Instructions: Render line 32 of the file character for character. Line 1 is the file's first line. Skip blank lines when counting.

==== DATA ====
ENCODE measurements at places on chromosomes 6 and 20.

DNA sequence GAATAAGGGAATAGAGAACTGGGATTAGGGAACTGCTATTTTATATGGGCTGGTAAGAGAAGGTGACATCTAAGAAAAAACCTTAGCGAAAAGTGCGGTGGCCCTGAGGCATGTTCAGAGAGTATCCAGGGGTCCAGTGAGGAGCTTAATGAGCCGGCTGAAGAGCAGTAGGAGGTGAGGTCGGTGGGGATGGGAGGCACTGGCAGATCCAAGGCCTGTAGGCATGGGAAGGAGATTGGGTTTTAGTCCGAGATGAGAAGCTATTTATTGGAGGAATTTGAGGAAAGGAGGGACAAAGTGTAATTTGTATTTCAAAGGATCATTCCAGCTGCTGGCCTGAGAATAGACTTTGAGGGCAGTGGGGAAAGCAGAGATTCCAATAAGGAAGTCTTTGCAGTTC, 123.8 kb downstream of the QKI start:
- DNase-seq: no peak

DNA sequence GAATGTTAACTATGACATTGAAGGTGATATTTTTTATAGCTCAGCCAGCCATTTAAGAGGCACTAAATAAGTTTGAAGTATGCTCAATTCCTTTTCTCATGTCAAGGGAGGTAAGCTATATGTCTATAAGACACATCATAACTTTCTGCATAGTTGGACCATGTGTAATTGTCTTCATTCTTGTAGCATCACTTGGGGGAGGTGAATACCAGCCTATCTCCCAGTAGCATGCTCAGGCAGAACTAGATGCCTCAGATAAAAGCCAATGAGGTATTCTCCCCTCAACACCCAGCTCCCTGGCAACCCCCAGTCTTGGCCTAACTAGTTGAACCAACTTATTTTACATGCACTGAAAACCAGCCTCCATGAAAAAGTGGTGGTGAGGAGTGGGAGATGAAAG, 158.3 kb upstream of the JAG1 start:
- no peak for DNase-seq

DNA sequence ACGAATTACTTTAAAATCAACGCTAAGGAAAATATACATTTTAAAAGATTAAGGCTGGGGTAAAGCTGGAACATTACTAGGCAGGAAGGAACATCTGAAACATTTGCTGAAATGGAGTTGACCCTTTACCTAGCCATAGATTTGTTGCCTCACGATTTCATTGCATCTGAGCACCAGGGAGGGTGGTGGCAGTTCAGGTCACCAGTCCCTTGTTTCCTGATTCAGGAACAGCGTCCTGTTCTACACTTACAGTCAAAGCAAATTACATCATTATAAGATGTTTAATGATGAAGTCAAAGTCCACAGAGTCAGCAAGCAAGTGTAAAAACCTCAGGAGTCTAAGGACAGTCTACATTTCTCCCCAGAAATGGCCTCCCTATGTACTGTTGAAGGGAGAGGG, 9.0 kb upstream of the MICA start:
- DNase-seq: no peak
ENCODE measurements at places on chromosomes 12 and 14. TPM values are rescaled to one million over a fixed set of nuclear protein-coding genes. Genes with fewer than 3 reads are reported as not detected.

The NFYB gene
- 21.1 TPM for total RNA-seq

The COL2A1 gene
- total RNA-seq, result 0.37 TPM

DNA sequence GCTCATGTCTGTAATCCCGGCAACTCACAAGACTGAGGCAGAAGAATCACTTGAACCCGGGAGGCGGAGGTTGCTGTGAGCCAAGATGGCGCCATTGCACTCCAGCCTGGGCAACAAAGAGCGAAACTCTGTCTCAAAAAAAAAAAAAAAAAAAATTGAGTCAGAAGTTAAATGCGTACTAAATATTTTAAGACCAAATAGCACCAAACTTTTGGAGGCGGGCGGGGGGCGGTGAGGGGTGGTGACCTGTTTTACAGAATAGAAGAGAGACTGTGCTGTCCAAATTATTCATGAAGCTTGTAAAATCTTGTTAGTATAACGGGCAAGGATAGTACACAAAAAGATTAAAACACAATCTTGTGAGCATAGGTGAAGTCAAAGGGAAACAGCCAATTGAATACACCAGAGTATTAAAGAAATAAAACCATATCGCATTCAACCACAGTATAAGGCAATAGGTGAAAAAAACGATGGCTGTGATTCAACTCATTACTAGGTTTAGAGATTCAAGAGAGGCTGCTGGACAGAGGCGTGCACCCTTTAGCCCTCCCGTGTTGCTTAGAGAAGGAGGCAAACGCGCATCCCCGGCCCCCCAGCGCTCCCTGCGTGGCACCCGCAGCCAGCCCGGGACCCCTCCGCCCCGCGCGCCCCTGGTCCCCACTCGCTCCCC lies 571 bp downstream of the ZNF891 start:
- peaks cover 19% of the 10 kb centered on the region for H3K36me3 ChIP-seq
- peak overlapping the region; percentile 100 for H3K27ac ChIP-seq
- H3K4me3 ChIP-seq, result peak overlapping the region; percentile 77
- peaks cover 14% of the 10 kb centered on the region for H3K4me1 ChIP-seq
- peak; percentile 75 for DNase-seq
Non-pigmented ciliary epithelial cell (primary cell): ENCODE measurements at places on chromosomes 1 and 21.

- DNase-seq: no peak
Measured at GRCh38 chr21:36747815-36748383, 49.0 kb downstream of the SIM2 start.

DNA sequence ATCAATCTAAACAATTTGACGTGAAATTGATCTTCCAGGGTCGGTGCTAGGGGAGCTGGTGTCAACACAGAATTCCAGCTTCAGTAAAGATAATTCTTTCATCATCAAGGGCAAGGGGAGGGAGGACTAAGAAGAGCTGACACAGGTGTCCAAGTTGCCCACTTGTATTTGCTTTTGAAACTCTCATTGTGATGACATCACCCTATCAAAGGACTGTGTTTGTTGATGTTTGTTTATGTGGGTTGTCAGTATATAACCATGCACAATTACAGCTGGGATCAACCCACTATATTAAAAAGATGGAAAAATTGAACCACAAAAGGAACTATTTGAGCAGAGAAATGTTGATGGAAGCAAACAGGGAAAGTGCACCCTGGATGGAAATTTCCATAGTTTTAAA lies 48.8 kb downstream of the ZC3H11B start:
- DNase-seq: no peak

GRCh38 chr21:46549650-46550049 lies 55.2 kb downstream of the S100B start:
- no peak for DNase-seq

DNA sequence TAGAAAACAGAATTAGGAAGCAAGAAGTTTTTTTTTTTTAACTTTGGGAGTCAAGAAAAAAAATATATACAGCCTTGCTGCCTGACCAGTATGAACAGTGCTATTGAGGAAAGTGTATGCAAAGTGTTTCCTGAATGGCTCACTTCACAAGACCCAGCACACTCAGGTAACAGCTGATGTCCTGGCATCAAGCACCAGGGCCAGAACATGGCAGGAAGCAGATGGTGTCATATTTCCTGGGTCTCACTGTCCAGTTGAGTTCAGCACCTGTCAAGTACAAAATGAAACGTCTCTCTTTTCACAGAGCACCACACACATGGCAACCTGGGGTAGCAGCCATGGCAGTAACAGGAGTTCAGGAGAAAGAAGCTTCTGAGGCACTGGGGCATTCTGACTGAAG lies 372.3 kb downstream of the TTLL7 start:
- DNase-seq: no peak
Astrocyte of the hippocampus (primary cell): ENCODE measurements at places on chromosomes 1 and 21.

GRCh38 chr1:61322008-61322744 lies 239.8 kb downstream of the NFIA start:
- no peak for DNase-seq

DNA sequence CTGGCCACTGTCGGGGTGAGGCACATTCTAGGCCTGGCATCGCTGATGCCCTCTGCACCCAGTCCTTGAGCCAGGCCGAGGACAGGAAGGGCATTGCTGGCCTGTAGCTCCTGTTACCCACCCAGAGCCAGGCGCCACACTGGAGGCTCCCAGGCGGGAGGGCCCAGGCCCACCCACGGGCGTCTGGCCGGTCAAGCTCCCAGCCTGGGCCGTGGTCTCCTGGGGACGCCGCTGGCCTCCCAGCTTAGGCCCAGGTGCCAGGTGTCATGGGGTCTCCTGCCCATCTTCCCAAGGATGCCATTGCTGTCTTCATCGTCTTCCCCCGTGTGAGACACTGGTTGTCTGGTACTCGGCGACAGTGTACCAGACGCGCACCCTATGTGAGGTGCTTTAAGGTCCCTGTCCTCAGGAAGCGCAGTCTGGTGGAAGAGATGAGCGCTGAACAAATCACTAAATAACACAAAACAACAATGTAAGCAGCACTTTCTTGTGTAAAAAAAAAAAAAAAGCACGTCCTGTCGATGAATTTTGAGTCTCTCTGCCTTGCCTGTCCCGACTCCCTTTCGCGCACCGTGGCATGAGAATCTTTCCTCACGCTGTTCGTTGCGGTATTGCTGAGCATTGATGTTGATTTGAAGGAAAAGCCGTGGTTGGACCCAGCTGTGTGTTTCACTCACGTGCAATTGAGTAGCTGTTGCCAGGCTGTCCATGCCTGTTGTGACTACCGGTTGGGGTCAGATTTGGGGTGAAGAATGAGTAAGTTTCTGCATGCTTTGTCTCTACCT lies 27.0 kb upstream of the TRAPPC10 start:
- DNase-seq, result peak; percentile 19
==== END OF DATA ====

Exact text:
- DNase-seq, result peak; percentile 19